employees `castigated' for excessive spending, she would also take a dig
at my dad, asking for increased budget. She would then specify job
opportunities for us
that can help minimize the impact on the budget. One such job is doing
the laundry inhouse.
One of the benefits of living in a rural area is the accessability of
cheap labor and free stuff provided by nature. Our town is blessed
with a fresh, free-flowing running water from the nearby volcano, Mt.
Isarog. Having said that, I distinctly remember spending countless
hours with my mom on the Himoragat River providing not only cheap but
free labor as we did the laundry for the entire family every week.
But notably, Mama was the great provider of free labor as she spent gawd-awful
hours sometimes into the early dawn, `fixing' the nets, sorting them and
sewing the tears.
When unexpected expenses crop up, naturally they upset the proposed
budget (budget is approved when the money is allocated by the CFO and
spent). Expertly, she would prioritize the spending bills and realign
allocations giving priority to daily operating costs for staples and
education. If needed be, she would tap into the informal lending
system of the town – utang muna! She did these for too many times in the
course of the same administration who served in perpetuity as there was
on my mother's part or the kids to sever ties with the dispensation.
In 1992, the company celebrated the golden anniversary of my parents
marked by a small celebration. The speeches were great, with no promises
of increased spending and great retirement benefits. Only promises of
volunteerism in the company, love and more sacrifices.
My mother celebrated her 77th birthday last April 23rd in that same
rural town where I grew up. Despite being confined to a wheel chair
most of the day for the past several years, her great outlook in life
is undiminished and undeterred by physical limitations.
When my dad passed away in 1994, I took over his job as budget
officer of the company while mom remained the CEO, COO and CFO.
Although Mama lacked a college diploma (thanks to her Papa who never
believed that women should have college education), she skillfully
stirred the family business into an enduring one.
Sure many would say that my mom's primary job description was a
housekeeper but I would beg to disagree. With the love and compassion
my Mama has shown all these years, I could bestow her many more
titles or job descriptions.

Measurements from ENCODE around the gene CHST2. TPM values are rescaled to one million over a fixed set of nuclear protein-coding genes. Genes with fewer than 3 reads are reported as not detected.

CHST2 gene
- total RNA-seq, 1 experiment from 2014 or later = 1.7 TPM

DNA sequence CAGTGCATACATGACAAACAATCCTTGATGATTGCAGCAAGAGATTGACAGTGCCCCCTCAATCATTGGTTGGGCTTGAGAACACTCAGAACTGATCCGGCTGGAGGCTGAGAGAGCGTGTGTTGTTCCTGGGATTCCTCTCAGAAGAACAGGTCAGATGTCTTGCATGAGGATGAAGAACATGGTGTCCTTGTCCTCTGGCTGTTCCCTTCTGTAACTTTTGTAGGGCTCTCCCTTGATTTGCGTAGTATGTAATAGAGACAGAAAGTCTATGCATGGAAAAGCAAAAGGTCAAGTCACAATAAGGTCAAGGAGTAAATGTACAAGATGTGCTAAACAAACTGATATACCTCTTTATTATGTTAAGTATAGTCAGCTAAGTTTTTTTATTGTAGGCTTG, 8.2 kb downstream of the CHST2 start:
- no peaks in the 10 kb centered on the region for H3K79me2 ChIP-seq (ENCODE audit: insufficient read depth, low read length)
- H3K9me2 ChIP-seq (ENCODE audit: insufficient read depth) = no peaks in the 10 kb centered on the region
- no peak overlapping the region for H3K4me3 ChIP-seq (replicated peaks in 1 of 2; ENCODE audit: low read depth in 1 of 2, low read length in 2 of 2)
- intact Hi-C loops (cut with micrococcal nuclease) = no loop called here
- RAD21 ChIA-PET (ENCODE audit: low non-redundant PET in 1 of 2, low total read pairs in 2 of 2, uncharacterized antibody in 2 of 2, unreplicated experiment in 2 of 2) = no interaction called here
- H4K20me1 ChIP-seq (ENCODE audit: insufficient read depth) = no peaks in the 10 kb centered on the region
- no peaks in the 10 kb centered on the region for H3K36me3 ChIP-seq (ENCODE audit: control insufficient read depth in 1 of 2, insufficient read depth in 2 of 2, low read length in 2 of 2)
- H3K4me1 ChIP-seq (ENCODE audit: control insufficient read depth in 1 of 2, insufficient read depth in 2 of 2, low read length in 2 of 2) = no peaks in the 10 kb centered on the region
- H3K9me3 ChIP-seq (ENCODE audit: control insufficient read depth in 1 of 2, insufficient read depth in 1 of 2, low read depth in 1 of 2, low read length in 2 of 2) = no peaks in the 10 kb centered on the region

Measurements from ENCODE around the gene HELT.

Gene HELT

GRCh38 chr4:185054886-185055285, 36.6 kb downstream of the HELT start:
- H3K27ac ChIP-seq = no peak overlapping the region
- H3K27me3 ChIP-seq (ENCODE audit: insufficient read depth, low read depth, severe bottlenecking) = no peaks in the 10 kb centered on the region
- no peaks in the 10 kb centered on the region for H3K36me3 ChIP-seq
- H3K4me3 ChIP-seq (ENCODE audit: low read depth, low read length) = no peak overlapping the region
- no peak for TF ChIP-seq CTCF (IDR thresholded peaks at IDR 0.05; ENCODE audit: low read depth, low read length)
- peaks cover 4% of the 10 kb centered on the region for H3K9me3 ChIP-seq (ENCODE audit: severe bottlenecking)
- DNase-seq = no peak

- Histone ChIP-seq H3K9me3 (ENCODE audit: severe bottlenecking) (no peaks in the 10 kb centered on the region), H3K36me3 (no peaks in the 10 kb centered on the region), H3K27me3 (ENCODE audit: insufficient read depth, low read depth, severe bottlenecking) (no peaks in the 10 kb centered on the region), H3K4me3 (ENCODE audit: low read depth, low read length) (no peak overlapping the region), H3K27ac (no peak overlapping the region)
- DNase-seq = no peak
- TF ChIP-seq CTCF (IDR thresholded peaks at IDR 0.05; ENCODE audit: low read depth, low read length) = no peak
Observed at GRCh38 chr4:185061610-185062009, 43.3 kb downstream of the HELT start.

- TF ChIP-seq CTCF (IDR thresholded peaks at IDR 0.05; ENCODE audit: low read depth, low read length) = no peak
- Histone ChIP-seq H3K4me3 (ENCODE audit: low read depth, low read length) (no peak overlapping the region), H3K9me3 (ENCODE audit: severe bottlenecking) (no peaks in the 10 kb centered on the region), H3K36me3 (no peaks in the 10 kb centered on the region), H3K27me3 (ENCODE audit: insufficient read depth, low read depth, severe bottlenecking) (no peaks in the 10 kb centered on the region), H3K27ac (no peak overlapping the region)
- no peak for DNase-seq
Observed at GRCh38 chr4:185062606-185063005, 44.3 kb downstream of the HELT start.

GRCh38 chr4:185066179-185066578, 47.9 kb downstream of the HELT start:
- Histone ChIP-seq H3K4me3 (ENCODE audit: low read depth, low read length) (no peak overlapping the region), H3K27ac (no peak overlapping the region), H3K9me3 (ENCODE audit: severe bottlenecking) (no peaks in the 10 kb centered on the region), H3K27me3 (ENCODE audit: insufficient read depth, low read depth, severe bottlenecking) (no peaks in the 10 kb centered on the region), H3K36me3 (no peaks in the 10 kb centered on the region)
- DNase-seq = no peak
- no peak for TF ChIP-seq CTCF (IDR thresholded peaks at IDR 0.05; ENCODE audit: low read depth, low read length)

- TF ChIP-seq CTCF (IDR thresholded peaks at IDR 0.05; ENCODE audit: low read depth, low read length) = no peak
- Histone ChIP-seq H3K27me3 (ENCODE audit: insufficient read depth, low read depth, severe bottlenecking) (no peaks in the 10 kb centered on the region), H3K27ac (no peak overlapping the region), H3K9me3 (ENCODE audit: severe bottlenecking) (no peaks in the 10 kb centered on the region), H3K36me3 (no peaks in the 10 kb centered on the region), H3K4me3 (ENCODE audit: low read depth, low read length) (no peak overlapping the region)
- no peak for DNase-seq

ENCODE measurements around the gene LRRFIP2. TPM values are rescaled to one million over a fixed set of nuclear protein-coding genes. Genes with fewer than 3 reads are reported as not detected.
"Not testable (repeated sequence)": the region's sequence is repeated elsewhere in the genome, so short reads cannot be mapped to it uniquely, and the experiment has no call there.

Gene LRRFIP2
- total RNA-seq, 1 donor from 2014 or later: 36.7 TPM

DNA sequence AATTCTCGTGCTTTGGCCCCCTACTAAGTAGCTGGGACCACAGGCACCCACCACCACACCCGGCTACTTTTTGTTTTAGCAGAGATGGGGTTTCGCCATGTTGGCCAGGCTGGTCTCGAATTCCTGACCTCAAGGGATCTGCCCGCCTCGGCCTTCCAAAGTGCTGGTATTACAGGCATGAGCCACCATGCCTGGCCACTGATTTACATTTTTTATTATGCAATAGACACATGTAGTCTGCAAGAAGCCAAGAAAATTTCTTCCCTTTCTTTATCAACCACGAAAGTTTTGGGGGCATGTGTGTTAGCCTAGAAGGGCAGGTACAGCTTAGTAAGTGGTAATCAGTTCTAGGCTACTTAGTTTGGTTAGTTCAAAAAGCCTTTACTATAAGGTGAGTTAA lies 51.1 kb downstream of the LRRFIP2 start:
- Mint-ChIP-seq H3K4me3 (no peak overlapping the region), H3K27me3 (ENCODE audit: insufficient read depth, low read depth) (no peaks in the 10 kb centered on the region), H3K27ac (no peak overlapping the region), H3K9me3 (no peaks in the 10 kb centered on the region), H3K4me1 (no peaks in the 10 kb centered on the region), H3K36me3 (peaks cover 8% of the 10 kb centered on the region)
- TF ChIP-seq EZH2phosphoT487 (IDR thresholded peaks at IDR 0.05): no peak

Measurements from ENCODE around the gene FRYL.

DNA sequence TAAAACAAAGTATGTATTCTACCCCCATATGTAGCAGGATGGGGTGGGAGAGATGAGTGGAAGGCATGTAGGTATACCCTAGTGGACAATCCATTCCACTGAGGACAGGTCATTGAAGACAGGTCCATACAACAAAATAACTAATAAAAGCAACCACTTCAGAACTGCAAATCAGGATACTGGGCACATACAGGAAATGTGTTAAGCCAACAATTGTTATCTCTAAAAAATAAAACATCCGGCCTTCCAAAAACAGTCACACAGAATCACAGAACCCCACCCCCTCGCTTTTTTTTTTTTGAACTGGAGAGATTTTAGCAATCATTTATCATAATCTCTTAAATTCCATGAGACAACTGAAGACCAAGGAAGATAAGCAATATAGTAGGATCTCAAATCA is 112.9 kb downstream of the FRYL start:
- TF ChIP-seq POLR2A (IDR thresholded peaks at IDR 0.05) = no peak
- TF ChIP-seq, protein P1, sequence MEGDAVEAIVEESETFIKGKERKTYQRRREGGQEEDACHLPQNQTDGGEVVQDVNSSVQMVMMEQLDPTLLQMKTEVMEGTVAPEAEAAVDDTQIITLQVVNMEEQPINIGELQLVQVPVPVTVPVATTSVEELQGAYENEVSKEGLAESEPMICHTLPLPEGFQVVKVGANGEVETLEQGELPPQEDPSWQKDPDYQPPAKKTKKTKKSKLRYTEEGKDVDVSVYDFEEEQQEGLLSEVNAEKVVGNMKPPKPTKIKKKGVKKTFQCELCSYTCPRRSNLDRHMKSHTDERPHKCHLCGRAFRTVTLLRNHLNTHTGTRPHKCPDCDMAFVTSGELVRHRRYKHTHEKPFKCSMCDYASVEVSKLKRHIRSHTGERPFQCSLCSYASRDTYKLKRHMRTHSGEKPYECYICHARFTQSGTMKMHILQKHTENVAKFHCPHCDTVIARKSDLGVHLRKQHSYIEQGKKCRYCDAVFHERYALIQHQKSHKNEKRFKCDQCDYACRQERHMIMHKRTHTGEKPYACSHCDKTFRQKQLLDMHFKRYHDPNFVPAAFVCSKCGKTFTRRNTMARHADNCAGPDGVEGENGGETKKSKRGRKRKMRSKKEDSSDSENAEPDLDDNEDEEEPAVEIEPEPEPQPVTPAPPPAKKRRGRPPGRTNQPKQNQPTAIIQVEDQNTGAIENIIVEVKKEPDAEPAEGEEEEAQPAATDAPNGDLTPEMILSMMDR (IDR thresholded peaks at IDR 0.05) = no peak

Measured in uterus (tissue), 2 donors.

I'm sure many will agree that she was a Research Associate in the
field of Child Development and Human Relations maintaining continuing
program of research (what mother doesn't) in the laboratory and in
the field (indoors and out). Sure she did not go to college but most
of her life she was working for her Masters (the whole darned family)
and have eight credits (all healthy) to show for it.
Of course, her job is one of the most demanding in the humanities
(any mother care to disagree?) and often worked 14 hours a day (24 is
more like it). But the job is more challenging than most run-of-the-
mill careers and the rewards are in satisfaction rather than just
As a child I can attest to the fact that I was once one of her lab
assistants and privy to hands-on experience with her experimental
modeling (like teaching us how to walk) and testing out new vocal
patterns (teaching us how to talk) which she enjoyed immensely.
Obviously, she was not just a housekeeper. She was my mother seven
days a week, 24 hours a day.
The Osbournes was structured around rock-star dad Ozzy, but Sharon,
by dint of the force of her own personality, has become a breakout
star. As the program has evolved, people have become enamored of
Reality shows like The Osbournes are really something of a separate
beast since the shows aren't scripted. But maybe that only
illustrates Sharon's natural star power. Her appeal did evolve from
her own personality.
Certainly, my mom was a natural in her own TV show excelling in
raising a family – unscripted and full of ups and downs.
Thank you Mama, you've been great (KAIBA News & Features -
We want to know what you
think of this article
If you have articles, press
releases and bicol news that you would want to contribute to KAIBA,
we appreciate if you'd put the text in a diskette and send it
to our P.O. Box. Or you may send it to our email add
below. Articles must be pasted or typed directly into
the email. Please no attachments.